Sometimes the energy status applet on my gnome panel suddenly disappears.

Is there a simple command to print the loading state of the battery?


There are different methods for this:
First, you could install the package acpi Install acpi and run it like to:

acpi -b

It will show you the battery's current capacity and whether it's charging, discharging and how long it will last/take to be recharged if charging.

If you don't want to install new packages, there's also the proc filesystem to query: cat /proc/acpi/battery/BAT0/state, which will give you the following output:

present:                 yes
capacity state:          ok
charging state:          charged
present rate:            1 mA
remaining capacity:      7800 mAh
present voltage:         12062 mV

for more details on your battery, check cat /proc/acpi/battery/BAT0/info

present:                 yes
design capacity:         7800 mAh
last full capacity:      2898 mAh
battery technology:      rechargeable
design voltage:          11100 mV
design capacity warning: 780 mAh
design capacity low:     236 mAh
cycle count:          0
capacity granularity 1:  78 mAh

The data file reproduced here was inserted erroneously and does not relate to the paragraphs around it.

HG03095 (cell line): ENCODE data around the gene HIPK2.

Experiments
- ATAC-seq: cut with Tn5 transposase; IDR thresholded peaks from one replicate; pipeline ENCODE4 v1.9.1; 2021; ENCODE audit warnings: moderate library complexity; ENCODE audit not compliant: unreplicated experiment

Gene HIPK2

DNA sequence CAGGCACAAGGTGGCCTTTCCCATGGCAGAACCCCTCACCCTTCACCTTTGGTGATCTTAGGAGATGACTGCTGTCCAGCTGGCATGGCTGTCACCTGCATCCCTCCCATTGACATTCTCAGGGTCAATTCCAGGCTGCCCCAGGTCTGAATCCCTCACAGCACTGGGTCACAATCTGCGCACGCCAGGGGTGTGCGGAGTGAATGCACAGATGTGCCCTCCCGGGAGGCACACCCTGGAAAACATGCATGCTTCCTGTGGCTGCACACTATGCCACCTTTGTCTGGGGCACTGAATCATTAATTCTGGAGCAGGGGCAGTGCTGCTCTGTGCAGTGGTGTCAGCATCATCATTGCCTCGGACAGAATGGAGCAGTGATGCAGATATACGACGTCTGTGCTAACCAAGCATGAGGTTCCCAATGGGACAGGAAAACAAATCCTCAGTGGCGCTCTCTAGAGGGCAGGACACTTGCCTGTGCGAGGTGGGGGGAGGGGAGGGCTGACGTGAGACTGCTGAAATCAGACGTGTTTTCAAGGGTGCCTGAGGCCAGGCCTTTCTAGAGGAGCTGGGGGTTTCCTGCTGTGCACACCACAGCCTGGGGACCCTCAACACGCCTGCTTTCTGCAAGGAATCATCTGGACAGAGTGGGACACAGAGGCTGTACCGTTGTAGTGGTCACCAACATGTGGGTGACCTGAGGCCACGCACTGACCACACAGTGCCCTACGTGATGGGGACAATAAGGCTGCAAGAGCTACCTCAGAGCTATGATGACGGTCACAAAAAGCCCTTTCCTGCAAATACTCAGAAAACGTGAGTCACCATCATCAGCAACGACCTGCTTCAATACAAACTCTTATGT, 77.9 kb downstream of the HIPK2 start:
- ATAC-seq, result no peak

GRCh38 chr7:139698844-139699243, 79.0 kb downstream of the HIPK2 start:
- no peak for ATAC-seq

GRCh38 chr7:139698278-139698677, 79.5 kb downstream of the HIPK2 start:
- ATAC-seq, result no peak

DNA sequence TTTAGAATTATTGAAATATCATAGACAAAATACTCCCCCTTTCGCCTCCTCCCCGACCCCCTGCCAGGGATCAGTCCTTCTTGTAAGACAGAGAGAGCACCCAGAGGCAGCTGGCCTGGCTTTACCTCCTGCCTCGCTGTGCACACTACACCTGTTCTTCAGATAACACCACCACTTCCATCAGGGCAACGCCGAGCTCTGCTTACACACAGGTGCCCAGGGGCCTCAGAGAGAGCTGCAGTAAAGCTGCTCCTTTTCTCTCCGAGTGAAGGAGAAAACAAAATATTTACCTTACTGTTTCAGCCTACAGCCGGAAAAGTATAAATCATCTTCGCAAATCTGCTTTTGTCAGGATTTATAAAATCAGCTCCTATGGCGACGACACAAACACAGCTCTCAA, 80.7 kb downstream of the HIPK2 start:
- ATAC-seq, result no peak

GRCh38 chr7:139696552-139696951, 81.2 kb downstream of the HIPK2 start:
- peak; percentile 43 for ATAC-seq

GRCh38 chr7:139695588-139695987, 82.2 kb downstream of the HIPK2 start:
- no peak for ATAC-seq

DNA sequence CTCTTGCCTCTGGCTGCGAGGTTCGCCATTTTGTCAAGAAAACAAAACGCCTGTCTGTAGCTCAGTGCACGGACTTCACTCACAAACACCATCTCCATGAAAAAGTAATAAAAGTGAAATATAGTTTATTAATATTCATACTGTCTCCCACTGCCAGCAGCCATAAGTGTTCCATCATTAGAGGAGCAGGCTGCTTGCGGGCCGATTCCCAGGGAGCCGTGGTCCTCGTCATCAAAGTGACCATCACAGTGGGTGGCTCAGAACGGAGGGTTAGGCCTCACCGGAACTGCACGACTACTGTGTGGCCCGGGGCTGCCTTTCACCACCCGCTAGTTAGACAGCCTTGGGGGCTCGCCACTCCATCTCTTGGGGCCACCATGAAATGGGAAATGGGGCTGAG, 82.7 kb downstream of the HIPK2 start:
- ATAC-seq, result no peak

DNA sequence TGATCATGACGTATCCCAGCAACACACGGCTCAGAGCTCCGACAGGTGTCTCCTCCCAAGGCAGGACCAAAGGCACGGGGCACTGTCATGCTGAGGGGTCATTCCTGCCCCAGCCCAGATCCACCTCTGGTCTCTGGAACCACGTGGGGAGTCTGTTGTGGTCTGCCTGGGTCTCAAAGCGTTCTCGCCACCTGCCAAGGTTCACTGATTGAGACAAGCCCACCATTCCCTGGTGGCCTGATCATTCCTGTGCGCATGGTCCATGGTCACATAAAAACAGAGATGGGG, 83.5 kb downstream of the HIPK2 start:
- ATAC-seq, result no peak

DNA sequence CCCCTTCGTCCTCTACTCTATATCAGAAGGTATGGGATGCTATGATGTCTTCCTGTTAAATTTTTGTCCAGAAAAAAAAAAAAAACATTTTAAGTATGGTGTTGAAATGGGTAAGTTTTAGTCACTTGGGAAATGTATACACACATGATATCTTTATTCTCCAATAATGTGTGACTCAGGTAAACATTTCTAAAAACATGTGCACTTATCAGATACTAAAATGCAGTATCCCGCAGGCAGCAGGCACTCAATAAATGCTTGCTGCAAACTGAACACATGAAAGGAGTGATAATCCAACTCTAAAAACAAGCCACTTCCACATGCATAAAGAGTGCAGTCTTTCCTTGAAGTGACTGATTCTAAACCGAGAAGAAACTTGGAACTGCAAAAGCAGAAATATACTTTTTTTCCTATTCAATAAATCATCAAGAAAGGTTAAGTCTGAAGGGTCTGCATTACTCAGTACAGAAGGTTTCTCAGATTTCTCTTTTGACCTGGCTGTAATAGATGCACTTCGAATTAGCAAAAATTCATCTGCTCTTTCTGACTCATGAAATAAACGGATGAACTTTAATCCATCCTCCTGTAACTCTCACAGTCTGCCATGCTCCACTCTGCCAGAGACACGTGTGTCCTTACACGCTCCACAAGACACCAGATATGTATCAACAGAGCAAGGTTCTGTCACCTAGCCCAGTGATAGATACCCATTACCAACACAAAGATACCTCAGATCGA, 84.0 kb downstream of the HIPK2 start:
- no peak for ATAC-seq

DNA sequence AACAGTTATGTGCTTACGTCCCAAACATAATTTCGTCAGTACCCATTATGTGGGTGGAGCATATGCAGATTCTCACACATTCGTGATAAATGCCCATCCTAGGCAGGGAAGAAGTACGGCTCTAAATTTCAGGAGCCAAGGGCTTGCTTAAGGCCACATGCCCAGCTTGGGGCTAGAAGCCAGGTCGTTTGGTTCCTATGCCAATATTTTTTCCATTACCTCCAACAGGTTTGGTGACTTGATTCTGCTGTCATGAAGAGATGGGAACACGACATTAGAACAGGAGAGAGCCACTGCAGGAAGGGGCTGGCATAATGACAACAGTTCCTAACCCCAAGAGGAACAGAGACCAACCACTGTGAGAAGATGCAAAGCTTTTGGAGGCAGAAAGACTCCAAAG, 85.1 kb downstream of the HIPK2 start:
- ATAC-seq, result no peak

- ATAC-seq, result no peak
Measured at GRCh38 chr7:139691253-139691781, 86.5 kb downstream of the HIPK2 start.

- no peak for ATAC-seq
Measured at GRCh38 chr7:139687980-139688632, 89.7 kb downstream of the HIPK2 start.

capacity granularity 2:  78 mAh
model number:            DELL WK3798
serial number:           1226
battery type:            LION
OEM info:                Sanyo
cat /proc/acpi/battery/BAT0/state

Will give you the remaining capacity.

cat /proc/acpi/battery/BAT0/info

To check the maximum capacity, both last and designed.

Note that BAT0 is a name that can change between computer models.

  • Good answer, thank you. Using cat /proc/acpi/battery/*/state as my battery is named BAT1 and I don't see many people having another battery present. – Todd Partridge 'Gen2ly' Dec 22 '11 at 6:10

You could execute gnome-power-statistics just to see in the gui and help you with the panel problem (Just to add to the help). The correct answer would be:

  1. Go to console and cd /proc/acpi/battery
  2. Type ls to see what is the name of your Battery, could be BAT0, BAT1, etc..
  3. If it is for example BAT0 Type cat BAT0/state
  4. If you need extra info type cat BAT0/info

You can also install acpi sudo apt-get install acpi

then type acpi -b in console


It's pretty easy to write a script to check the battery level stuff.
When I was toying with ruby I wrote one here

It does require the gem for ansi/code for the coloring at the terminal.

This is kind of a bash alternative that I used at one time

The stuff with the BAT0 vs BAT1 is that on my laptop I had a second battery in the DVD drive bay so there were actually two to check.

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